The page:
Richmond and GWS veteran Brett Deledio has announced his retirement at the end of the year. Shortly after, GWS ruckman Dawson Simpson did likewise. Deledio, 32, reflected on his 15 year career, "I’m really proud of what I’ve been able to achieve in my career. I’d like to thank the players and staff both past and present at ... Richmond ... "I’m so proud to have played 243 games in the yellow and black ... I played my best footy as a Tiger but I’m so grateful for the opportunity the Giants presented me ... It’s no secret I needed a fresh start and to be able to do that at a new club like the Giants has been unbelievable for me. The past few years have been really tough, both on and off the field. But it showed me that football isn’t everything and I’m really looking forward to the next chapter of my life with my family.”
The footy world is mourning the death of perhaps the greatest indigenous player and ruckman of all time, Graham "Polly" Farmer. Farmer, 84, died at his home in West Australia surrounded by family. He had been in poor health for some years and his wife Marlene revealed in 2012 that Farmer was suffering from Alzheimer's disease.
Farmer revolutionized the role of the ruckman with his sublime skills not only in the air, but at ground level as well. He lacked speed so used the handball as an attacking option when most other sides did not. He honed his handball skills in his native West Australia, where he would handball through a half-open car window. He was also a fitness fanatic, with daily running and weights sessions to, as he put it, "... to suffer the consequences of 100 minutes of football."
Farmer grew up in an orphanage for Aboriginal children in a Perth suburb. He always claimed the upbringing gave him a chance to make something of himself. It was at this orphanage where he received the nickname "Polly" for his talkative nature. Ironically, as a footballer, he was very quiet on the field.
Caretaker Coach David Teague has been appointed senior coach at Carlton. Teague, 38, took over for Brendon Bolton and has won five of the past seven games through Round 21. Teague also had the support of several senior players, including co-captain Patrick Cripps. The club approached several candidates, including Hawthorn's Alistair Clarkson and Port assistant Michael Voss but opted for Teague.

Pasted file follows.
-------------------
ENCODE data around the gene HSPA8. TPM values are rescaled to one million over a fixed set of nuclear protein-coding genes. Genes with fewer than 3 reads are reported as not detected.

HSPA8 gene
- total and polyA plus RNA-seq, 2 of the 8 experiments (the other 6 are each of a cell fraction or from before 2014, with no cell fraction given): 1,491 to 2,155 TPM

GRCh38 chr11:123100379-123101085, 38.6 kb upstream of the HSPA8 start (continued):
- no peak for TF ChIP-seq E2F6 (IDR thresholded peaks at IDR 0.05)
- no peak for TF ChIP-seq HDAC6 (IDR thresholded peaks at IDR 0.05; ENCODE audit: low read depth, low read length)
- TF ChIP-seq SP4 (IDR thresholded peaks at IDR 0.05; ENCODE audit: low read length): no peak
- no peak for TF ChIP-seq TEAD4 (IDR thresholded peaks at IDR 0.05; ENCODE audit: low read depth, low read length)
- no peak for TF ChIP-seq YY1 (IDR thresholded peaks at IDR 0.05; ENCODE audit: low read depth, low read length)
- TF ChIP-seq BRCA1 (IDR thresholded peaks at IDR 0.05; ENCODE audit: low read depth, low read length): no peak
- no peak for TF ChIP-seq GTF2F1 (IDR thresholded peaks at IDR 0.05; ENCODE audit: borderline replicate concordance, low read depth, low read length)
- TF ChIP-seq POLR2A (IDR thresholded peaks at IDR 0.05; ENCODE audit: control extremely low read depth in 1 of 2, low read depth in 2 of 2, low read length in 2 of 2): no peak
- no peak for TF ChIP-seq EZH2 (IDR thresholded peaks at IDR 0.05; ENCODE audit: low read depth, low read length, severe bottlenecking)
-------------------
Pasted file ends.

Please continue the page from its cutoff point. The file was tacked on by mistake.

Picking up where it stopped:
Teague played 83 games for North Melbourne and Carlton between 2004 and 2007. After retiring as a player, he embarked on a successful career in coaching, serving as senior coach of the VFL side Northern Bullants from 2008 to 2010, then as an assistant at West Coast, St Kilda, and Adelaide, before returning to Carlton as the forward coach ahead of the 2018 season.
Our top three on the AFANA AFL Power Poll all came through with wins this week, with Brisbane crushing the Suns, the Eagles defeating the Crows and Richmond too strong in the wet for the improving Carlton.
The Giants took a big hit on Friday night footy, registering a rare loss in Canberra while playing in even rarer conditions – snow! Yes, for the first time in a home and away AFL contest, snow fell at Manuka Oval in Canberra as Hawthorn gave the Giants a football lesson. Geelong took care of the Kangaroos in similar fashion, with Rhyce Shaw’s men managing just a single goal for the entire match.
Just ahead or Round 22, giant Docker ruckman Aaron Sandilands, 36, announced that 2019 would be his final season. His farewell game to fans will be Round 22 against Essendon. He was drafted in 2002 and holds the record for hitouts with 8,466 in 270 games, averaging 28 per game. Sandilands has battled calf injuries this year and has played just five games ahead of Round 22. He will place third on the Dockers' games list behind Matthew Pavlich (353), and David Mundy (314 through Round 21).
A member of the club's leadership group for the past 10 years, he has also been a key driver behind the club's Starlight Foundation, which raises money for seriously ill children and their families. He has been an ambassador for Starlight Purple Haze Game since 2007. In that time, he has helped raise over $1.5 million for the foundation.
Midfielder Corey Maynard will retire at the end of the season due to ongoing hip issues.He was drafted in 2017 as a rookie and debuted that year. He had an impressive preseason in 2018, was elevated to the senior list and played the opening round that year but a hip injury sidelined him for the rest of the year. Maynard, 27, said the hip issues just would not allow him to continue. He said although he was bitterly disappointed, he is comfortable with his decision.